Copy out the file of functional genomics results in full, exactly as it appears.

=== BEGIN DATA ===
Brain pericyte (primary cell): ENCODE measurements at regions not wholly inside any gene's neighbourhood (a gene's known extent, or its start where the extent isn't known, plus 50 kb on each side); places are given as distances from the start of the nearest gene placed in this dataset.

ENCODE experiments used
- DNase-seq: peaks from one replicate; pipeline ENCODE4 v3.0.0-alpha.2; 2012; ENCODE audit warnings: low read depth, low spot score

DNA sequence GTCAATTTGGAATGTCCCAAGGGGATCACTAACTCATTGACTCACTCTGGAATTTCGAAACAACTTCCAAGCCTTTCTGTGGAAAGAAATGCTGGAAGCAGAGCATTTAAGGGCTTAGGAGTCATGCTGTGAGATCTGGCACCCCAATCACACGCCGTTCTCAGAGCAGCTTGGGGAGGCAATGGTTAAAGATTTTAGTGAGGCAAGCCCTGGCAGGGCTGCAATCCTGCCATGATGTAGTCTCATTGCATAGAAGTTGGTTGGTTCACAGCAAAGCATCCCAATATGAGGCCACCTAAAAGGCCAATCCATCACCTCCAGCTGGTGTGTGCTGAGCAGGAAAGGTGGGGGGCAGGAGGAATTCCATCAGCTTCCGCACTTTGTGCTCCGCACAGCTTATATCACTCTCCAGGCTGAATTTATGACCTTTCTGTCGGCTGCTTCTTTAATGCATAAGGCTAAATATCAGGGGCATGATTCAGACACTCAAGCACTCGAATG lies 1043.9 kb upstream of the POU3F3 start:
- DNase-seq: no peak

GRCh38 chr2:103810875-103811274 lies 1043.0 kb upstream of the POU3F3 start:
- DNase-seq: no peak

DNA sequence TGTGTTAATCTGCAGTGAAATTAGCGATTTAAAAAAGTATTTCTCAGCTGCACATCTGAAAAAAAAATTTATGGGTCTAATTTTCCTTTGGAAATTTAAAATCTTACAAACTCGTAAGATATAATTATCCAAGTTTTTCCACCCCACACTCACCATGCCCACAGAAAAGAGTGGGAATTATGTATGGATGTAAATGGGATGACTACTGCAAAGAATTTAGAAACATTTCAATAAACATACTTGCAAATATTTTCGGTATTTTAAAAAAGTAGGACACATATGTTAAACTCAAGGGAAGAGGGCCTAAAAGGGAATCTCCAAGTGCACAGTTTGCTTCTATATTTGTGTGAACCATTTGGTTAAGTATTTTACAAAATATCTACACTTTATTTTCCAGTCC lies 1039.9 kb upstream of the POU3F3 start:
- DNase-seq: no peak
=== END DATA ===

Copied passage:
Brain pericyte (primary cell): ENCODE measurements at regions not wholly inside any gene's neighbourhood (a gene's known extent, or its start where the extent isn't known, plus 50 kb on each side); places are given as distances from the start of the nearest gene placed in this dataset.

ENCODE experiments used
- DNase-seq: peaks from one replicate; pipeline ENCODE4 v3.0.0-alpha.2; 2012; ENCODE audit warnings: low read depth, low spot score

DNA sequence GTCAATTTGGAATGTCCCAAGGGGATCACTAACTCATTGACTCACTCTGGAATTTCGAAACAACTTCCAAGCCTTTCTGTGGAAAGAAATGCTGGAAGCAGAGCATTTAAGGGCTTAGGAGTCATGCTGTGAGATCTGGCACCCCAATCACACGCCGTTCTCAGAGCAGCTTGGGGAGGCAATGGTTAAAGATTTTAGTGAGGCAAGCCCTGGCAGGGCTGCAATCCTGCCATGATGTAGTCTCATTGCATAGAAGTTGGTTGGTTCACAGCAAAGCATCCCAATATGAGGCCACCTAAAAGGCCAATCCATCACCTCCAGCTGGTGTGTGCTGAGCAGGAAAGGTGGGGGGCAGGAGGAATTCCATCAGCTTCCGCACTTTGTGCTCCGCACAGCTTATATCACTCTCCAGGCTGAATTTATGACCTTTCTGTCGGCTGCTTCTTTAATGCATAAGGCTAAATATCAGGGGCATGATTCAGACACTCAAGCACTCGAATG lies 1043.9 kb upstream of the POU3F3 start:
- DNase-seq: no peak

GRCh38 chr2:103810875-103811274 lies 1043.0 kb upstream of the POU3F3 start:
- DNase-seq: no peak

DNA sequence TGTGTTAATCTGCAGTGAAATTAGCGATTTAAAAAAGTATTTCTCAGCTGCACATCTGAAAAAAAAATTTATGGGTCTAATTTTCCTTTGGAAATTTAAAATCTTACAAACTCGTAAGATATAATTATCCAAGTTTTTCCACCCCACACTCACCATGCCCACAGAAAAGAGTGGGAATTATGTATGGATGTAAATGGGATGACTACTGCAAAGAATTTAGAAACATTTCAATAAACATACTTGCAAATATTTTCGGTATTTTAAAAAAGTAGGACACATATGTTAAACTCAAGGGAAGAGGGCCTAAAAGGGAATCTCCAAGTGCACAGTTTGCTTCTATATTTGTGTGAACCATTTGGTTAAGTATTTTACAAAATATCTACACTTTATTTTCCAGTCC lies 1039.9 kb upstream of the POU3F3 start:
- DNase-seq: no peak